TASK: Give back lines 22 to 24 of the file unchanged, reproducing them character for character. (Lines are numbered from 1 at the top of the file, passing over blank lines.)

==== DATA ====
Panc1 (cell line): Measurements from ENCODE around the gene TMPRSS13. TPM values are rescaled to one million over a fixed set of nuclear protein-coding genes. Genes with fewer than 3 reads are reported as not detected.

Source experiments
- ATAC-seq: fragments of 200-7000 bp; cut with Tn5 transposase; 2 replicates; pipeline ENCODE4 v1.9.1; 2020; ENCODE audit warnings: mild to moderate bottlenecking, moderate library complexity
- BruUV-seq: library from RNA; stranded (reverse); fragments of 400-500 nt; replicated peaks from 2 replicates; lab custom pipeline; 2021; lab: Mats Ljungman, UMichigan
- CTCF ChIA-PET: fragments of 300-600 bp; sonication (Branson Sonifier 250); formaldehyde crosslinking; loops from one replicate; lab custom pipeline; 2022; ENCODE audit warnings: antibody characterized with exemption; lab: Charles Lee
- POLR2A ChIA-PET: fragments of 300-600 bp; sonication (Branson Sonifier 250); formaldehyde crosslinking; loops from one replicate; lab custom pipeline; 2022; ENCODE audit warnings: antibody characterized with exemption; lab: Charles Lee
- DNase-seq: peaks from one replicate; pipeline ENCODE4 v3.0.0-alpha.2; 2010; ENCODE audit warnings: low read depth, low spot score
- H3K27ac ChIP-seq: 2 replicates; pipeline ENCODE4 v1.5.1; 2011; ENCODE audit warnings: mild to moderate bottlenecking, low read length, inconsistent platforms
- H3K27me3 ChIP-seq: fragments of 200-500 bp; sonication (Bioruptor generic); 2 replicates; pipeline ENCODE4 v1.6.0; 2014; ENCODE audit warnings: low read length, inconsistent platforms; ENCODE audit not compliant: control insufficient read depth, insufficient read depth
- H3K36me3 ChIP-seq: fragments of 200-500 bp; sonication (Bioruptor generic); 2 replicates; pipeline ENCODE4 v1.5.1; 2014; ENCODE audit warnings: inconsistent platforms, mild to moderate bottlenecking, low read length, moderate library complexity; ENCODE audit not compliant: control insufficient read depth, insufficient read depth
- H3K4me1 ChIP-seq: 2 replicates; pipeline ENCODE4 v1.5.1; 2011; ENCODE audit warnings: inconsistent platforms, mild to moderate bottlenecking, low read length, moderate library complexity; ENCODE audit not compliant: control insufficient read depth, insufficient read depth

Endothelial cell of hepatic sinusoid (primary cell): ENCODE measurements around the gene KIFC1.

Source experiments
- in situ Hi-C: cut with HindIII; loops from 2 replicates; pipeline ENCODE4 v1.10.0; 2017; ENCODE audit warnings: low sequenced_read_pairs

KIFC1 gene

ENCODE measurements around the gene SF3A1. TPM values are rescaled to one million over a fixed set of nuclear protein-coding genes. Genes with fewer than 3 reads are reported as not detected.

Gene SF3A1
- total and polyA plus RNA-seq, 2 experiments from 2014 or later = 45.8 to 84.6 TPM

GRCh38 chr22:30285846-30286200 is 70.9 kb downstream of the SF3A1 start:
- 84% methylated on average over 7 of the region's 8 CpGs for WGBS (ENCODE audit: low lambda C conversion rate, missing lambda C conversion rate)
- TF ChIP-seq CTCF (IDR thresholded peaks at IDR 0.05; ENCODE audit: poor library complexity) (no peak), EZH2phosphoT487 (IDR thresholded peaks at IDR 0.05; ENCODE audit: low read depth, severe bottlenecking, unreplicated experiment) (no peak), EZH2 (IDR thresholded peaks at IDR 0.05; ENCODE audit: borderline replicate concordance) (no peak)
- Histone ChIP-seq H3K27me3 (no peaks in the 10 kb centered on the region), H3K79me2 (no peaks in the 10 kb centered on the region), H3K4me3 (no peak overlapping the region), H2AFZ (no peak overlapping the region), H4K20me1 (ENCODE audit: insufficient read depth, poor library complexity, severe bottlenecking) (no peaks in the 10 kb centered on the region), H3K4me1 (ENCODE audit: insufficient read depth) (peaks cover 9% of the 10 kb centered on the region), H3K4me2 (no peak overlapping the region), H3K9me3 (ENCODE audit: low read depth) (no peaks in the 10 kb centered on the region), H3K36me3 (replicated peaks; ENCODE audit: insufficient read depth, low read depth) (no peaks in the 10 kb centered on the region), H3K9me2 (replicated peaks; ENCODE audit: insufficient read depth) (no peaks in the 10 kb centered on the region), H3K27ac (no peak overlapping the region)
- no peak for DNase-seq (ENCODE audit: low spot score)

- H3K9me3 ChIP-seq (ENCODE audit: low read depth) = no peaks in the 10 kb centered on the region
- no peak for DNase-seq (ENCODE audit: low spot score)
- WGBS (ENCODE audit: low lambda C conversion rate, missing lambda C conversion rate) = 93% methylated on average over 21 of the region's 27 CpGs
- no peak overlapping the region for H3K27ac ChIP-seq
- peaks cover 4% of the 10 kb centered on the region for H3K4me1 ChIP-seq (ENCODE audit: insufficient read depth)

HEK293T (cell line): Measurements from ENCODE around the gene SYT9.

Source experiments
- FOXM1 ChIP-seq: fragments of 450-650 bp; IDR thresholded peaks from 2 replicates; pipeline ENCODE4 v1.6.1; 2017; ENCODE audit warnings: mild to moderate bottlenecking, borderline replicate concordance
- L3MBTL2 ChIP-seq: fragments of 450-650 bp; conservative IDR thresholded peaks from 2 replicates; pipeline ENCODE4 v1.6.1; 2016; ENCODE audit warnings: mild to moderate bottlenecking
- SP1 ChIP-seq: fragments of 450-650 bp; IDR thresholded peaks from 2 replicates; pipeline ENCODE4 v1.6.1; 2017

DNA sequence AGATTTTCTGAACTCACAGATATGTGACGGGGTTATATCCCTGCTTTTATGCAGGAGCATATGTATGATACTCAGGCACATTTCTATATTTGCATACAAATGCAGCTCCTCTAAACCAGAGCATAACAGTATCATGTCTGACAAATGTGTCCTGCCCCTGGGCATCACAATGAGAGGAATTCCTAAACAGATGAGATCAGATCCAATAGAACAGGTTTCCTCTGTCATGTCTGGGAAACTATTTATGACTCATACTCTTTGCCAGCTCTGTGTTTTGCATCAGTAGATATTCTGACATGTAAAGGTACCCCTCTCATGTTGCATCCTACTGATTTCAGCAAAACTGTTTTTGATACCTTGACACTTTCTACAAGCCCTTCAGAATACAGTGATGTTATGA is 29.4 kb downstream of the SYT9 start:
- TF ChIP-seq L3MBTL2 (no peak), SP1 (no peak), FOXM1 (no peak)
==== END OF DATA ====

- Histone ChIP-seq H3K27me3 (no peaks in the 10 kb centered on the region), H3K79me2 (no peaks in the 10 kb centered on the region), H3K4me3 (no peak overlapping the region), H2AFZ (no peak overlapping the region), H4K20me1 (ENCODE audit: insufficient read depth, poor library complexity, severe bottlenecking) (no peaks in the 10 kb centered on the region), H3K4me1 (ENCODE audit: insufficient read depth) (peaks cover 9% of the 10 kb centered on the region), H3K4me2 (no peak overlapping the region), H3K9me3 (ENCODE audit: low read depth) (no peaks in the 10 kb centered on the region), H3K36me3 (replicated peaks; ENCODE audit: insufficient read depth, low read depth) (no peaks in the 10 kb centered on the region), H3K9me2 (replicated peaks; ENCODE audit: insufficient read depth) (no peaks in the 10 kb centered on the region), H3K27ac (no peak overlapping the region)
- no peak for DNase-seq (ENCODE audit: low spot score)

- H3K9me3 ChIP-seq (ENCODE audit: low read depth) = no peaks in the 10 kb centered on the region